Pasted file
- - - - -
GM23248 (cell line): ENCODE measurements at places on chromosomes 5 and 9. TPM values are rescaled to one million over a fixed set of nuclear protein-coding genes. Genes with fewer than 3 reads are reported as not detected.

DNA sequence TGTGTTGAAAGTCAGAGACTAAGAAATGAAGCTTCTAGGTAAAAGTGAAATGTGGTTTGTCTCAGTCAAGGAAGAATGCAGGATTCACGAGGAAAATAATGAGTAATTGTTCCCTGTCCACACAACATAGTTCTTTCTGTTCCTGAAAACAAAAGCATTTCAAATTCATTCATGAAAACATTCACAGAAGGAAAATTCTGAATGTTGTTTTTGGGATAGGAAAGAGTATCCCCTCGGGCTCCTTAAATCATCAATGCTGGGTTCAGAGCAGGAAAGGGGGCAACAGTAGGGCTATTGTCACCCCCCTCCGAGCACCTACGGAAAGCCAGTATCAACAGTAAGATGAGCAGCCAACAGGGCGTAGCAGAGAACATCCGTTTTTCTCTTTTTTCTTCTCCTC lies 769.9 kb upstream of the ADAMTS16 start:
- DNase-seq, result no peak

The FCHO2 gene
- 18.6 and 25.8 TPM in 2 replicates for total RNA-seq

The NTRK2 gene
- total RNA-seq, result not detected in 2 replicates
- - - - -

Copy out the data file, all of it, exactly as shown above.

GM23248 (cell line): ENCODE measurements at places on chromosomes 5 and 9. TPM values are rescaled to one million over a fixed set of nuclear protein-coding genes. Genes with fewer than 3 reads are reported as not detected.

DNA sequence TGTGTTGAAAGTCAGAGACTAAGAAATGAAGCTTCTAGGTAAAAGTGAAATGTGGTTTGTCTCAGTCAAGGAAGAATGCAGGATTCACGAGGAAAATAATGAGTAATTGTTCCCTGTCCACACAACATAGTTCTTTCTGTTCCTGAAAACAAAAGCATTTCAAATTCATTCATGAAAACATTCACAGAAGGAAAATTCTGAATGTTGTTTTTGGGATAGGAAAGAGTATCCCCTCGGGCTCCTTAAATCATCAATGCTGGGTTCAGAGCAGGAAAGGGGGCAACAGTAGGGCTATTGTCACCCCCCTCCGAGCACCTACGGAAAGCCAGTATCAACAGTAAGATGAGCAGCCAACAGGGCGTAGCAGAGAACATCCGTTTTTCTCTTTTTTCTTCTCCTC lies 769.9 kb upstream of the ADAMTS16 start:
- DNase-seq, result no peak

The FCHO2 gene
- 18.6 and 25.8 TPM in 2 replicates for total RNA-seq

The NTRK2 gene
- total RNA-seq, result not detected in 2 replicates